What factors are key to helping a team successfully integrate implementation science into its everyday activities?
Cathy Egan: Several factors are key to successfully integrating implementation science into an organization’s activities. In the case of the Infection Prevention and Control (IPAC) team, we want to use implementation science as the basis for our work as we help health care stakeholders adopt IPAC best practices. To achieve that goal, we will need to continue working together in the enthusiastic way we have done for years. We will also need to continue to learn together as we adopt new and more effective ways of working. We will need a good dose of intellectual curiosity as we delve into the world of implementation science and knowledge translation. And, we will need to remember that this process is a journey; we will have to give ourselves permission to make mistakes, because mistakes are an important part of learning.
From a leader’s perspective, how do you determine whether an intervention has been successful?
Cathy Egan: To measure success, it is important to compare the outcome with the intended results. When we think about moving knowledge to action as it relates to IPAC best practices in health care settings, increased compliance with routine practices/additional precautions and decreased health care–associated infections are measures of success. In the past, however, we have found it challenging to quantify the IPAC team’s successes. As we adopt more deliberate strategies to support implementation at the local and institutional levels, we will be in a better position to evaluate the impact of our efforts.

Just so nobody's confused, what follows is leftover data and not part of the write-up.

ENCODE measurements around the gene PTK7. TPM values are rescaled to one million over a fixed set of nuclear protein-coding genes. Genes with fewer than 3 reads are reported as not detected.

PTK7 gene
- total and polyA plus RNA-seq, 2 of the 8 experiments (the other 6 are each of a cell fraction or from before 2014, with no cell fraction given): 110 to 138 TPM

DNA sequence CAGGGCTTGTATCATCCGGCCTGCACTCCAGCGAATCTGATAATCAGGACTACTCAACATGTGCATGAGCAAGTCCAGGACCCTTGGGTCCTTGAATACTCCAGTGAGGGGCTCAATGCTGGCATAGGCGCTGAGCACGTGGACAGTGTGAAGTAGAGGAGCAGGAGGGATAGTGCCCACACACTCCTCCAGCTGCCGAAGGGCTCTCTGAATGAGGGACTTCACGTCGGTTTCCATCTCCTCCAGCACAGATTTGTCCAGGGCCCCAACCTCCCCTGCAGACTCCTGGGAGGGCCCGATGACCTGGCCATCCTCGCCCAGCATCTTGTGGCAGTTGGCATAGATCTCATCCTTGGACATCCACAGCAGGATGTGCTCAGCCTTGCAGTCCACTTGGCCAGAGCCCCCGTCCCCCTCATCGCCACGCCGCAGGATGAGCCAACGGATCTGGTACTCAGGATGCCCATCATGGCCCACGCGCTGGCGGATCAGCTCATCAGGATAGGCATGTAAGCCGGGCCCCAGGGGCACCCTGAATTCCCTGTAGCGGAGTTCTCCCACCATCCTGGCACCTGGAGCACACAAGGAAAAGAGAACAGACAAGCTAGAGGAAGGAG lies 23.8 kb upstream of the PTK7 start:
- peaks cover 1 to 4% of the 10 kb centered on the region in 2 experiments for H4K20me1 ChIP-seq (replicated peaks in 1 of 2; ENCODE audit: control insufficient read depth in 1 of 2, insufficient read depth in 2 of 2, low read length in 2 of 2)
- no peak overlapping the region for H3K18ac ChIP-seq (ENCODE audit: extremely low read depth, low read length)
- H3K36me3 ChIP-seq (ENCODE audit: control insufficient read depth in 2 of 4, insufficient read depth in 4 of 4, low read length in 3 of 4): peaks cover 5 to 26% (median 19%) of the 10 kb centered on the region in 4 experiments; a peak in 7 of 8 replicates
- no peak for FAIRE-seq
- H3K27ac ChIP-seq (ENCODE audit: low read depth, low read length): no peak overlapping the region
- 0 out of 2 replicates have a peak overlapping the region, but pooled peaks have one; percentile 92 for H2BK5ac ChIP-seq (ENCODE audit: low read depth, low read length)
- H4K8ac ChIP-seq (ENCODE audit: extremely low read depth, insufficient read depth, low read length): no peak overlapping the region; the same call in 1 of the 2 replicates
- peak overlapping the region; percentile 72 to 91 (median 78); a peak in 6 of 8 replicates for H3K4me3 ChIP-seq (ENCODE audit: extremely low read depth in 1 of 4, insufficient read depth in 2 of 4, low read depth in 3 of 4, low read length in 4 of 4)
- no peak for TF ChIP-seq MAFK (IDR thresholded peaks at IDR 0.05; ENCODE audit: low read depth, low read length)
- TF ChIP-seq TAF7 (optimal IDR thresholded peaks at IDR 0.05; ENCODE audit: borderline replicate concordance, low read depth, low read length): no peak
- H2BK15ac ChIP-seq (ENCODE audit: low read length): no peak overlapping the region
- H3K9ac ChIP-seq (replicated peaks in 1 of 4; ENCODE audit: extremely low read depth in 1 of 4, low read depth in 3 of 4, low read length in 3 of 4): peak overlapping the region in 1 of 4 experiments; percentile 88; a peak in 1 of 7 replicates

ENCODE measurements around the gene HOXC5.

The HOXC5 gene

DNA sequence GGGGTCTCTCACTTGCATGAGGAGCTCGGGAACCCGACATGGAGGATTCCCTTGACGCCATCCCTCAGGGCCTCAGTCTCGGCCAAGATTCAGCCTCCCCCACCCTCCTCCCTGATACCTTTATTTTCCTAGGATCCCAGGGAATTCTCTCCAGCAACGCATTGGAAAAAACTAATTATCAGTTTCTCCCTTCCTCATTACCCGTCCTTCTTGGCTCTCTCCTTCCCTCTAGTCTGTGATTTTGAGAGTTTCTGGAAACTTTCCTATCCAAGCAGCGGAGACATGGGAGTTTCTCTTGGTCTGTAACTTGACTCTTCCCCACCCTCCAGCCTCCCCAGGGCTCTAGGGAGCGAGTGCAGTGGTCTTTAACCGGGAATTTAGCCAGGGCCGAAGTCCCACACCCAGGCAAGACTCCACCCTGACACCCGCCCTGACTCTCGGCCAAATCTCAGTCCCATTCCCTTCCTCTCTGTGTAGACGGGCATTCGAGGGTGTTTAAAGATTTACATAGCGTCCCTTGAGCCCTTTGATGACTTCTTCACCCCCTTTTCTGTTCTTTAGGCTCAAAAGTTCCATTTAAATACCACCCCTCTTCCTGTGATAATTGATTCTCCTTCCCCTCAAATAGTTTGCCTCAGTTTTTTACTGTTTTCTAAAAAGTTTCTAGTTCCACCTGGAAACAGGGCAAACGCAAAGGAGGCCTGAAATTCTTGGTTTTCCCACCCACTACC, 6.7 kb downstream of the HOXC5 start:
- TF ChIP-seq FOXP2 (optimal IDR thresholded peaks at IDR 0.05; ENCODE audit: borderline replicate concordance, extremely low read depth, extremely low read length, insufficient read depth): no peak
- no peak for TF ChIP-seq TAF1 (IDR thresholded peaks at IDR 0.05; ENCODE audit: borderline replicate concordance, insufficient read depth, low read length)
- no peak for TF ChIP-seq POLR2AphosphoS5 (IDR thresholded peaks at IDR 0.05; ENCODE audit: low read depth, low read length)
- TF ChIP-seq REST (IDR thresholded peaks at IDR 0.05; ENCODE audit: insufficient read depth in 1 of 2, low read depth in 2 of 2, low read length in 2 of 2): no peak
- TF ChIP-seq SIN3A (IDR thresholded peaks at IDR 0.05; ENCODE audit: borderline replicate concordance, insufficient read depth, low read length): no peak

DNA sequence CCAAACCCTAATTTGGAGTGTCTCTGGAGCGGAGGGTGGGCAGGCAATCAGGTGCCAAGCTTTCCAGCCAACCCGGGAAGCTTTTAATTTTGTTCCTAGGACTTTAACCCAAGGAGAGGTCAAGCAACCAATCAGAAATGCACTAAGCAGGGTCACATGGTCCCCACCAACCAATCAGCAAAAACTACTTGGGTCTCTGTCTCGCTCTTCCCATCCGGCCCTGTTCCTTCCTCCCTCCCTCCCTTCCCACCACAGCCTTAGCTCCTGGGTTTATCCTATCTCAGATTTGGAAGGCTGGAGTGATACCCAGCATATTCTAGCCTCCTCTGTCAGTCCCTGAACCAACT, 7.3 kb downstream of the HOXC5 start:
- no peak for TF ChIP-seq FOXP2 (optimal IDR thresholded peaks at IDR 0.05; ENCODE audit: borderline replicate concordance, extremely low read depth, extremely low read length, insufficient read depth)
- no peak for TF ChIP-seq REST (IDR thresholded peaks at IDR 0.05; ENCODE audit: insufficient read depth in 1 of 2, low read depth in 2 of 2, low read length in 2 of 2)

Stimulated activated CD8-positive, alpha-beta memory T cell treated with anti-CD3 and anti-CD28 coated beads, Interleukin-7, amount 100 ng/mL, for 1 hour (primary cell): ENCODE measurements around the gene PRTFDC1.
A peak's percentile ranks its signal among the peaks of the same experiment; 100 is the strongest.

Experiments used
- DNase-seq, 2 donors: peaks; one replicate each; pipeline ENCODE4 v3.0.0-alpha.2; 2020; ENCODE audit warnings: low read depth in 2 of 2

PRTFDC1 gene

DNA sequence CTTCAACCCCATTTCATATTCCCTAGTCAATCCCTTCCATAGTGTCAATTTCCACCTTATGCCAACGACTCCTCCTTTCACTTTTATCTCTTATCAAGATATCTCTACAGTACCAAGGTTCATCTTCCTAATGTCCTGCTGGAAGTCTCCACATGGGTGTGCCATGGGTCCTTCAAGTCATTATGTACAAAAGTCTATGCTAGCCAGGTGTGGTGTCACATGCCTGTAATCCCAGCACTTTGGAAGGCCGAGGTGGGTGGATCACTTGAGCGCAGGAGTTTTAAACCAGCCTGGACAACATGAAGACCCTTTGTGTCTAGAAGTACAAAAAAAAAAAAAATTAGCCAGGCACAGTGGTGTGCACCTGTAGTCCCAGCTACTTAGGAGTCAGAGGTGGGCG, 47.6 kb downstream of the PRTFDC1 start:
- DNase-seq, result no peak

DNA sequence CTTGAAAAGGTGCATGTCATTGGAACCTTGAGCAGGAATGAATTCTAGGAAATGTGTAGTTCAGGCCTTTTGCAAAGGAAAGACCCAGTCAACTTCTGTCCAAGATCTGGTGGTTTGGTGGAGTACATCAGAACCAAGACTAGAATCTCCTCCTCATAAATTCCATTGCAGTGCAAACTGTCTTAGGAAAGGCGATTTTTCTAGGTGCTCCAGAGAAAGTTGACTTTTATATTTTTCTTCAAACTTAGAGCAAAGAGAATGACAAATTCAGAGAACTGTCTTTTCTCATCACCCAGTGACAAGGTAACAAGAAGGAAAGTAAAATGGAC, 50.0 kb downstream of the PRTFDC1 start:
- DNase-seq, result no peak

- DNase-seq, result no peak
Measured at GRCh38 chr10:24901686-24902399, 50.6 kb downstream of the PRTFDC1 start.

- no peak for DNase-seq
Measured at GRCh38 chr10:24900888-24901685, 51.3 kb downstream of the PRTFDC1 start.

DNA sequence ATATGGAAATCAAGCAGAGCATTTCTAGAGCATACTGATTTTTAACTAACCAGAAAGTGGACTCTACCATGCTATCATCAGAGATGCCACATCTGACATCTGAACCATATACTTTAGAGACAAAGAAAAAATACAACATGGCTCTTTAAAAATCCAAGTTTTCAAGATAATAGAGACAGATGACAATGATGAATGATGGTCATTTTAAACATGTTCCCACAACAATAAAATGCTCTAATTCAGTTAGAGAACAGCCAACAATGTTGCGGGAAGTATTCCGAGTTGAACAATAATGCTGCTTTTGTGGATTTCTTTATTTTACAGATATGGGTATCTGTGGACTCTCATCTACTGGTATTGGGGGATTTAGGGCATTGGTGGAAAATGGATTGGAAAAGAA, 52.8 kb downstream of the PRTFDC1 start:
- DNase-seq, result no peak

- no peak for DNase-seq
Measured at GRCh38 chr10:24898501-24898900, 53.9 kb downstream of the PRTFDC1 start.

How do you plan to build knowledge translation and implementation science capacity across the IPAC teams?
Cathy Egan: We have been lucky to find organizations with a record of achievement and experience in implementation science who have been eager to assist us on our journey. St. Michael’s Hospital’s Li Ka Shing Knowledge Institute and the Centre for Addiction and Mental Health (CAMH) have both shared their lived experiences with implementation science, and they continue to work with us as we define our own path. Most recently, we had the pleasure of spending two days with CAMH staff; they led us through a workshop introducing us to tools and strategies we can use to coach IPAC professionals through their implementation plans and facilitate changes that can have a real and sustained impact in improving IPAC practice in Ontario.
Cathy Egan, Director, IPAC, Public Health OntarioCathy Egan leads a provincial team of infection prevention and control (IPAC) experts who develop tools and resources to advance IPAC practice in health care settings across Ontario. Her team includes those who support PIDAC committees and provide IPAC resources, including the Just Clean Your Hands program, Core Competencies, the Infection Control Resource Teams, and the Antimicrobial Stewardship Program.